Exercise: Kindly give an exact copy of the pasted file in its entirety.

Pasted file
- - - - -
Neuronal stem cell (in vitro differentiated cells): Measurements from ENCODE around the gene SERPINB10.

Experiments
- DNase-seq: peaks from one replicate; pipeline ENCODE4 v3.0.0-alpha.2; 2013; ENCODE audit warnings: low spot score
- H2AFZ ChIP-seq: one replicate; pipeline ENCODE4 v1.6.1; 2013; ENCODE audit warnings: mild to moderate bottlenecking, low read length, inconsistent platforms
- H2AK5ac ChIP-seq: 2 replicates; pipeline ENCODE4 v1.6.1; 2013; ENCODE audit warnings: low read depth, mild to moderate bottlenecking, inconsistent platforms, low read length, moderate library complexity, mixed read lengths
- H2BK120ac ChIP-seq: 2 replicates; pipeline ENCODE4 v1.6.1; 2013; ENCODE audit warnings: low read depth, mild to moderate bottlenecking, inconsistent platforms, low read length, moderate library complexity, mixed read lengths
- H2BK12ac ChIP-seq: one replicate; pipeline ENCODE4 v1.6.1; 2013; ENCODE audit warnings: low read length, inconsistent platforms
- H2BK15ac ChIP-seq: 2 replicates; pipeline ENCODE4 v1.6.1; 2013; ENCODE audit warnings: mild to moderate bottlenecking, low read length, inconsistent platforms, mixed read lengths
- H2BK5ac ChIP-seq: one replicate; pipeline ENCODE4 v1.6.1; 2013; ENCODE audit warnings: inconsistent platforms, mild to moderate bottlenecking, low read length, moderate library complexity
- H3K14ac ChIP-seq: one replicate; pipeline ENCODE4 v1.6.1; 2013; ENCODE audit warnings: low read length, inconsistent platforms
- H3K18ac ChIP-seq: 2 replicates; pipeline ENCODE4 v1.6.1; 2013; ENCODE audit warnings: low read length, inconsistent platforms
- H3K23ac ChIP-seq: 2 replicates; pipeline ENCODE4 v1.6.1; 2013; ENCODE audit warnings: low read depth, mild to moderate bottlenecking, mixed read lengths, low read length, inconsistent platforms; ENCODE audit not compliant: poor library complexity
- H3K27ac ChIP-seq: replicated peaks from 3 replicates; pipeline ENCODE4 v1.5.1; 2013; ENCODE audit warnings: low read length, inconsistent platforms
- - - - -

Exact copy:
Neuronal stem cell (in vitro differentiated cells): Measurements from ENCODE around the gene SERPINB10.

Experiments
- DNase-seq: peaks from one replicate; pipeline ENCODE4 v3.0.0-alpha.2; 2013; ENCODE audit warnings: low spot score
- H2AFZ ChIP-seq: one replicate; pipeline ENCODE4 v1.6.1; 2013; ENCODE audit warnings: mild to moderate bottlenecking, low read length, inconsistent platforms
- H2AK5ac ChIP-seq: 2 replicates; pipeline ENCODE4 v1.6.1; 2013; ENCODE audit warnings: low read depth, mild to moderate bottlenecking, inconsistent platforms, low read length, moderate library complexity, mixed read lengths
- H2BK120ac ChIP-seq: 2 replicates; pipeline ENCODE4 v1.6.1; 2013; ENCODE audit warnings: low read depth, mild to moderate bottlenecking, inconsistent platforms, low read length, moderate library complexity, mixed read lengths
- H2BK12ac ChIP-seq: one replicate; pipeline ENCODE4 v1.6.1; 2013; ENCODE audit warnings: low read length, inconsistent platforms
- H2BK15ac ChIP-seq: 2 replicates; pipeline ENCODE4 v1.6.1; 2013; ENCODE audit warnings: mild to moderate bottlenecking, low read length, inconsistent platforms, mixed read lengths
- H2BK5ac ChIP-seq: one replicate; pipeline ENCODE4 v1.6.1; 2013; ENCODE audit warnings: inconsistent platforms, mild to moderate bottlenecking, low read length, moderate library complexity
- H3K14ac ChIP-seq: one replicate; pipeline ENCODE4 v1.6.1; 2013; ENCODE audit warnings: low read length, inconsistent platforms
- H3K18ac ChIP-seq: 2 replicates; pipeline ENCODE4 v1.6.1; 2013; ENCODE audit warnings: low read length, inconsistent platforms
- H3K23ac ChIP-seq: 2 replicates; pipeline ENCODE4 v1.6.1; 2013; ENCODE audit warnings: low read depth, mild to moderate bottlenecking, mixed read lengths, low read length, inconsistent platforms; ENCODE audit not compliant: poor library complexity
- H3K27ac ChIP-seq: replicated peaks from 3 replicates; pipeline ENCODE4 v1.5.1; 2013; ENCODE audit warnings: low read length, inconsistent platforms